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Creating a shared data system to improve the quality of life for care home residents

NIHR supported study establishes a minimum shared data set in social care organisations which helped improve the quality of care offered and improved the commission of new services.

Published: 28 April 2024

Standardised approach to data collection and sharing

It is estimated that there are around 410,000 residents across 11,300 care homes in the UK. All care homes collect, store and use data to inform their residents’ care. This includes their daily activities, types of medication, mobility and key events like falls or infections.  This data is gathered and used to inform resident care plans and respond to information requests from key stakeholders such as local commissioners and primary care. However, the same information is often re-recorded in different ways by various organisations and there is limited sharing between them. Information of importance to residents and their families such as their experience of the quality of their day to day life is typically absent from data used beyond the care home. The COVID-19 pandemic exacerbated the need for a standardised approach to data sharing in efforts to support the public health response and improve outcomes for care home residents. Without being able to share data, care homes are not able to compare and contrast their own performance with that of other care homes for the purpose of quality improvement.

In 2019, NIHR, through the East of England Applied Research Collaboration (ARC), supported the £2.4 million ‘Developing research resources and minimum data set for Care Homes’ Adoption’ (DACHA) study, led by Professor Claire Goodman, University of Hertfordshire. The study recruited 46 care homes across the three sites and 975 residents. It established a Minimum Data Set (MDS), which includes quality of life measures, to inform the care received in the care home and from health and social care organisations. One of the recruited residents hadn’t been well after falling in November and breaking her hip. She spent a long time in hospital due to a hospital-acquired infection. Of the study she said, “The DACHA assessments have shown me that I am feeling better and that my care can be measured by how I am involved in it and how valued I feel.  I feel much better in myself, and I can measure this by the assessments that I am asked to participate in every 4 weeks and my own self esteem”.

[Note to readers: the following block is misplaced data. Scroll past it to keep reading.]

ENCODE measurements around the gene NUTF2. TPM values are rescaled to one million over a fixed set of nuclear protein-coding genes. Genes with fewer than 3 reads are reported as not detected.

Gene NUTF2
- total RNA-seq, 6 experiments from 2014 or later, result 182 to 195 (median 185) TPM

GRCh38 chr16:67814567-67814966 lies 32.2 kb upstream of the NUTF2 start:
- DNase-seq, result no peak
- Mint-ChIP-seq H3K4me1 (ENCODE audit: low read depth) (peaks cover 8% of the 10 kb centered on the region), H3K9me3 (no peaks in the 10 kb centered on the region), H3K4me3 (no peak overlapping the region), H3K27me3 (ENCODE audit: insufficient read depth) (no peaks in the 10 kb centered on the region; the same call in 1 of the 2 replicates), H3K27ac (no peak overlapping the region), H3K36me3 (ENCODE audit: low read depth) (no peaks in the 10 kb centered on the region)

The availability of shared data is critical to planning and commissioning appropriate services that meet the needs of this population. To reduce asking care home staff to record extra information for the MDS, the study worked with software providers to upload the residents' information from the care homes' records. Care home staff found using new measures challenging but described how using the findings have changed their care and how they talk with residents about what matters to them. For example, following a discussion of hospital/care home information sharing one care home changed the process by which residents were made aware of upcoming healthcare appointments. A member of staff said, “The introduction of quality of life measures by the DACHA study helped us to move conversation about the future away from preferences for end of life care. When we asked residents about the future, we realised many wanted to do many activities that were achievable, such as go shopping, but they also shared lifelong dreams. Since these conversations started, we have been able to support a resident to go to a music concert to see her pop idol. Front row tickets and a visit to the stage door has provided a whole new level of looking to the future and enhancing quality of life for her.”

NIHR Applied Research Collaborations

NIHR Applied Research Collaborations support applied health and care research that responds to, and meets, the needs of local populations and local health and care systems. 

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